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Research has shown that it takes 31 days of conscious effort to make or break a habit. That means, if one practices something consistently for 31 days, on the 32nd day it does become a habit. Information has been internalised into behavioural change, which is called transformation.
Personally, I don't see old economics and behavioural economics as opposed. It is useful to assume people are rational as a good approximation to their long term behaviour, but it would be unwise not to think how in practice their behaviour may deviate from that simplifying assumption.
The great thing about behavioural psychology and economics is that they help us to see that there are actually pretty good reasons why human beings swing from greed to fear, and why we're not really calculating machines or utility-maximisers.
Shortly after I turned 13, Child Welfare took me into care. I was sent to a residential centre where girls with behavioural problems were 'evaluated'. My time there comes back to me now only in flashes of smells, images and sounds.
Here's a bunch of people practising a new set of behavioural norms. Apparently it didn't work because a lot of them got sick. That's the conclusion. You don't necessarily know why it happened. But you start there.
Put simply, behavioural economics argues that human beings' decision-taking is guided by the evolutionary baggage which we bring with us to the present day. Evolution has made us rational to a point, but not perfectly so. It has given us emotions, for example, which programme us to override our rational brain and act more instinctively.
Interestingly, human irrationality is a hot topic in economics at the moment. Behavioural economics it's called, on the cusp of economics and psychology.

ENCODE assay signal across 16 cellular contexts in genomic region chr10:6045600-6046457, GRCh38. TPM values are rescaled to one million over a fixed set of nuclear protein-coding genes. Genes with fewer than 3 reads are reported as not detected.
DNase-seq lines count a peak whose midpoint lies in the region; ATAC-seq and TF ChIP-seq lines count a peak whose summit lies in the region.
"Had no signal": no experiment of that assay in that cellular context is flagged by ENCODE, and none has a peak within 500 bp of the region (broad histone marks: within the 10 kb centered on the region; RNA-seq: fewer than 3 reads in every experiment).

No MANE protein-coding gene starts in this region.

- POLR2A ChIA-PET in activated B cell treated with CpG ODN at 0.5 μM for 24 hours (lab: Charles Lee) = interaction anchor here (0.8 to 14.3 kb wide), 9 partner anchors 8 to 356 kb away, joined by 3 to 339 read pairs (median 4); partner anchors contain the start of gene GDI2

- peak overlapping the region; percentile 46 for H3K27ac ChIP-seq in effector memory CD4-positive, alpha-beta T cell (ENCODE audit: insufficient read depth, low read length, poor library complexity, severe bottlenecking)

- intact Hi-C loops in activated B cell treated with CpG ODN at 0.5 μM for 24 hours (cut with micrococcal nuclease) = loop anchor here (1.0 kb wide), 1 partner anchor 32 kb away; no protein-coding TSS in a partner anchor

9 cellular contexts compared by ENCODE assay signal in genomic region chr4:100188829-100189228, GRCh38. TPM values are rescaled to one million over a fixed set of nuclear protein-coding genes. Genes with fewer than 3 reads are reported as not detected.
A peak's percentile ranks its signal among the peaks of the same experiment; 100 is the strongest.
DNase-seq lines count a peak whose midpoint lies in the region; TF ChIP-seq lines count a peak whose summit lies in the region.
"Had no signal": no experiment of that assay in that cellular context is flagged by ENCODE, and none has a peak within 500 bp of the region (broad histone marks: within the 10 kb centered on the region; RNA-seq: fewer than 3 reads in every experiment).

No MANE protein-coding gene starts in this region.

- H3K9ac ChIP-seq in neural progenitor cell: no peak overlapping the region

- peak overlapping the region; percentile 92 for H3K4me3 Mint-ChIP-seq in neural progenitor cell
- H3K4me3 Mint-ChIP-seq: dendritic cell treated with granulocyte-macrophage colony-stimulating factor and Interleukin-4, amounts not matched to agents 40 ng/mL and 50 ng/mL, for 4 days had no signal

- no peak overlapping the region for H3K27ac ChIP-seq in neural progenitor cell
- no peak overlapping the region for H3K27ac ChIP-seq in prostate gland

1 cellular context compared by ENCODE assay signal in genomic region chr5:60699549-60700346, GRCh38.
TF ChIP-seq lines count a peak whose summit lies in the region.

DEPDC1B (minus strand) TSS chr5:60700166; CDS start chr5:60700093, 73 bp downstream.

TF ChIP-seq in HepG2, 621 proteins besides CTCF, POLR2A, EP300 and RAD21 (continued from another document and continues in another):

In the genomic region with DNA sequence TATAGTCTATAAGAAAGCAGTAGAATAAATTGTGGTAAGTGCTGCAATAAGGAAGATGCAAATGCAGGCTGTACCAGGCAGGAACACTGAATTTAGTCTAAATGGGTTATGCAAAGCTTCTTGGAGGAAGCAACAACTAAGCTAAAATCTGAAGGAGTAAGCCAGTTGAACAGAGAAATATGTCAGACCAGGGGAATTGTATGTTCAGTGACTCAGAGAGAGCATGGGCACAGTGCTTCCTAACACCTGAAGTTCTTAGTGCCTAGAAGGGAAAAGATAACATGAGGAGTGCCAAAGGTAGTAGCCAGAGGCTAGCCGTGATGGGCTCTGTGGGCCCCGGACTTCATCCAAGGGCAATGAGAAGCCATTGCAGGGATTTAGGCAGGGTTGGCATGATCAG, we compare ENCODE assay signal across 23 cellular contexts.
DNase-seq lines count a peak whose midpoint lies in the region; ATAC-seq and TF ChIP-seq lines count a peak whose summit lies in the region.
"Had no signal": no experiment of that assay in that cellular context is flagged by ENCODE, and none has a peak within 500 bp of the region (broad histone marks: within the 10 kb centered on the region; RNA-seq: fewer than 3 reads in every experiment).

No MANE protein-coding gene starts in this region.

I've had a lot of cognitive behavioural therapy, and am having a family now.
The same stimuli in the world can be inducing very different experiences internally and it's probably based on a single change in a gene. What I am doing is pulling the gene forward and imaging and doing behavioural tests to understand what that difference is and how reality can be constructed so differently.
Since the web is totally worldwide, we need a set of behavioural rules, laws they are commonly called, that are accepted worldwide. There is a big difference as to how things are treated in the U.S. and Europe and Asia.
Today, you have neuroscientists working on a genetic, behavioural or cognitive level, and then you have informaticians, chemists and mathematicians. They all have their own understanding of how the brain functions and is structured. How do you get them all around the same table?
There are several ways we can know what a dog, a bird or, indeed, any other organism can see, for example either by looking at the structure of the eye and comparing it with other species, or by behavioural tests.
The tabloids are like animals, with their own behavioural patterns. There's no point in complaining about them, any more than complaining that lions might eat you.
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